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Nicholas Males' Please No Circulars Exhibition

Nicholas Males' Please No Circulars Exhibition

When:

  • Thu 3 Oct, 10:30am – 4:30pm
  • Fri 4 Oct, 10:30am – 4:30pm
  • Sat 5 Oct, 10:30am – 4:30pm
  • Sun 6 Oct, 10:30am – 4:30pm
  • Mon 7 Oct, 10:30am – 4:30pm
  • Tue 8 Oct, 10:30am – 4:30pm
  • Wed 9 Oct, 10:30am – 4:30pm
  • Thu 10 Oct, 10:30am – 4:30pm
  • Fri 11 Oct, 10:30am – 4:30pm
  • Sat 12 Oct, 10:30am – 4:30pm
  • Sun 13 Oct, 10:30am – 4:30pm
  • View all sessions

Where:

The Marlborough Art Society, 204 High St, Blenheim

Restrictions:

All Ages

Ticket Information:

  • Free Admission

Nicholas Males is a trans-disciplinary based emerging artist who works predominantly across sculpture, painting and print making.

Dealing mostly with topical political issues, his work explores people's preconceptions and how such readings create narrative within art thus provoking response through in-depth installations within spaces. Nicholas has just completed a Bachelors of Fine Arts with Honours in Wellington; this exhibition will be his first solo show out of art school as he develops themes within his own practice, exploring different methods for developing political art.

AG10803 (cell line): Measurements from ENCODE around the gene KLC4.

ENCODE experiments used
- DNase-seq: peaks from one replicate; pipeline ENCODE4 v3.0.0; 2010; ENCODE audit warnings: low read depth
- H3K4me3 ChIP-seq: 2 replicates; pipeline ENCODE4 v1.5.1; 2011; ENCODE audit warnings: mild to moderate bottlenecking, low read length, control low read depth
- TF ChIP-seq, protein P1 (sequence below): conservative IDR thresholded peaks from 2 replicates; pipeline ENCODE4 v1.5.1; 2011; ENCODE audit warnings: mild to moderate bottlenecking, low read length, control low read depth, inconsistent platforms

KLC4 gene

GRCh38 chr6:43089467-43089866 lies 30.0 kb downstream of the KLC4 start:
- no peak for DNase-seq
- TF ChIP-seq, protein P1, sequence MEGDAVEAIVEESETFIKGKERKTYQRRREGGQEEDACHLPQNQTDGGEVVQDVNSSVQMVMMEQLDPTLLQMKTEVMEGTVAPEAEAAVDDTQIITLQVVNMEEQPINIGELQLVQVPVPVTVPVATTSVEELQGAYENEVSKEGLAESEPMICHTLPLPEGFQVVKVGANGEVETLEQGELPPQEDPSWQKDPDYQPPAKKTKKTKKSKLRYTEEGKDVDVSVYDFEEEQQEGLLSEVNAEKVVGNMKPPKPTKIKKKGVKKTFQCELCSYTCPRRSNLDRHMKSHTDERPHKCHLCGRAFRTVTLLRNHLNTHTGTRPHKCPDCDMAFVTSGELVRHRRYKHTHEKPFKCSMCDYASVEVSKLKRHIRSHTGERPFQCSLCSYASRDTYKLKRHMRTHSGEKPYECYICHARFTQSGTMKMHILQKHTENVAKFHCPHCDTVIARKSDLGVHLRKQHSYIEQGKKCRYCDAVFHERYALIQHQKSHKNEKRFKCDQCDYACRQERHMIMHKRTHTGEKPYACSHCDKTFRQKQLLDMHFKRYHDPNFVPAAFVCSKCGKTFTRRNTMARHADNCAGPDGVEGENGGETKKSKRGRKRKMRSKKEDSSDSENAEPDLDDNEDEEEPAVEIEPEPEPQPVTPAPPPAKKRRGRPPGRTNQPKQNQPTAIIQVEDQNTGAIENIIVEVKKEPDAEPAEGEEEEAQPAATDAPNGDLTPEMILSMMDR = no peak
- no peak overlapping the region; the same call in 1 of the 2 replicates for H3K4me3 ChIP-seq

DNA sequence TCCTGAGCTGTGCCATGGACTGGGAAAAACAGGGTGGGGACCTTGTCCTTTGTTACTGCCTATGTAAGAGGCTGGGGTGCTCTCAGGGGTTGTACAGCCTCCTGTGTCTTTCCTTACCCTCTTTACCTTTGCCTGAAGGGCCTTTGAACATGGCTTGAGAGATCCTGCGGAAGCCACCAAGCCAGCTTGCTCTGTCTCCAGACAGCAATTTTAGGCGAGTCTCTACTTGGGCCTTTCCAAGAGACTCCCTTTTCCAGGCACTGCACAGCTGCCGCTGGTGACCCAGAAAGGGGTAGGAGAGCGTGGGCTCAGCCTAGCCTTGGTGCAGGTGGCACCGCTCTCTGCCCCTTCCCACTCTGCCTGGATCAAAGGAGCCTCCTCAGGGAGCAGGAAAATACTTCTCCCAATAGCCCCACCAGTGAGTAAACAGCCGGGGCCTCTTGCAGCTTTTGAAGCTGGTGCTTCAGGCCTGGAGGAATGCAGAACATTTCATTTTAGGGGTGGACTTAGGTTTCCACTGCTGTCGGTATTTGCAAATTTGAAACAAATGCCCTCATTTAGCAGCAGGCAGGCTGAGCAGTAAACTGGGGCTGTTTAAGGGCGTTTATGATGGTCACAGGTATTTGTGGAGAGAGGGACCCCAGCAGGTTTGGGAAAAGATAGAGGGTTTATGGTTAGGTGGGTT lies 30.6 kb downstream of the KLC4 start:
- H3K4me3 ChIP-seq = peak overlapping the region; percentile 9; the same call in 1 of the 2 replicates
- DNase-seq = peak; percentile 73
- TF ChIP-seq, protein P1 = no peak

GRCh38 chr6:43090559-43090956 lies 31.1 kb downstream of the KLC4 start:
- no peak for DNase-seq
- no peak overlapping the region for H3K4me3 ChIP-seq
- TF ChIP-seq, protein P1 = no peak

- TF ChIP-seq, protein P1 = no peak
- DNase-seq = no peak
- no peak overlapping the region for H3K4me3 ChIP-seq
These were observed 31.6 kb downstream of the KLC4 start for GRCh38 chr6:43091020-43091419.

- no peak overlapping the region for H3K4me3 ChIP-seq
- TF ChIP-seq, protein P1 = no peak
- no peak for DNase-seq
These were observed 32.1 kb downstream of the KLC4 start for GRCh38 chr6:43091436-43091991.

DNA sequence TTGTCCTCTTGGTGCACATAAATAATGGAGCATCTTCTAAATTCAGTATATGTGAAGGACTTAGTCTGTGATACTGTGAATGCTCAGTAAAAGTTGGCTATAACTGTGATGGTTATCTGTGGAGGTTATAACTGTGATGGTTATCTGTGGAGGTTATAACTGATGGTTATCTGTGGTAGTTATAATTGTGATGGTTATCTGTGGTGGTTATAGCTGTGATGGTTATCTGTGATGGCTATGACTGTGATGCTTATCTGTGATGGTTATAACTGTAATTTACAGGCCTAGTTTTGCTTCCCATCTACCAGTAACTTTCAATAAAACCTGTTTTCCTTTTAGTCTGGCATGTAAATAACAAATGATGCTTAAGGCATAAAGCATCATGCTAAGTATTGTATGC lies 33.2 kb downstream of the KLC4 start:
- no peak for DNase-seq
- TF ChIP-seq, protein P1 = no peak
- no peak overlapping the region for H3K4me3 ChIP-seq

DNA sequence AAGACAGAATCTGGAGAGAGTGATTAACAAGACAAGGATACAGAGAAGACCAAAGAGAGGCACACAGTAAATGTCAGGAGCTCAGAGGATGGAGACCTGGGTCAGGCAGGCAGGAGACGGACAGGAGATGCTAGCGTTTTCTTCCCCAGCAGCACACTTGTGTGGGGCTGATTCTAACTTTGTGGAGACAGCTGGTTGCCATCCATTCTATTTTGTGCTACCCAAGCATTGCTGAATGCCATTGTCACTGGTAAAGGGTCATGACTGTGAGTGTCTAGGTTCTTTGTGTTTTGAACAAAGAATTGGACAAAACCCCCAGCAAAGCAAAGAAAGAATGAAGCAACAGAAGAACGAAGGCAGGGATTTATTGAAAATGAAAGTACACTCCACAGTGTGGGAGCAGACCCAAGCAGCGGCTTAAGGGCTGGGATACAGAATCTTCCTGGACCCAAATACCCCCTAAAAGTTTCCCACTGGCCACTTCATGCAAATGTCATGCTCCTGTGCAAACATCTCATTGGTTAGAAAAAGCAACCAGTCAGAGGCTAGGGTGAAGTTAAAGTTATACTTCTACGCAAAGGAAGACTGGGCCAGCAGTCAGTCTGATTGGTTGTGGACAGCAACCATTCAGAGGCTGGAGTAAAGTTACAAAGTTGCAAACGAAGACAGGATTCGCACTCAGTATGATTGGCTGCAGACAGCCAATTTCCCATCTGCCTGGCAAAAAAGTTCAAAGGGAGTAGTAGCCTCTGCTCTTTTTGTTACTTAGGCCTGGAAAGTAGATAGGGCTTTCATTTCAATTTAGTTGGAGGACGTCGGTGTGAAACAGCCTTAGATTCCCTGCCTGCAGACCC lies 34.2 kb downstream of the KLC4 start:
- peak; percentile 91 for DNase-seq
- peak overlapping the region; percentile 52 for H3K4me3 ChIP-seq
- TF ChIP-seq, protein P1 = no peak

"Please, No Circulars" uses the simplistic nature of the magazine stand predominantly used in residential advertising as a repetitive motif, mimicking the distressing state of the housing market within New Zealand. These objects are distributed to such peculiar places that they become dissolved into that very location, circulating something with disproportionate values, so much that it becomes nonsensical.

From the 'Gems on Jessie Street' to 'Premium Penthouse Living', these circulars are seemingly utopian with the animated use of contrast and vivid colours outshining the observer. The other series titled 'Void' will show a true reversal off this, a real life test of what are the parameters of a space that make something a home.

This series is about irregularities becoming regularities, the documentation of homelessness, and not belonging. This fashioning of materials together when you have so little; the imagery will show the remnants of where the homeless have been and what belongings they have left behind.

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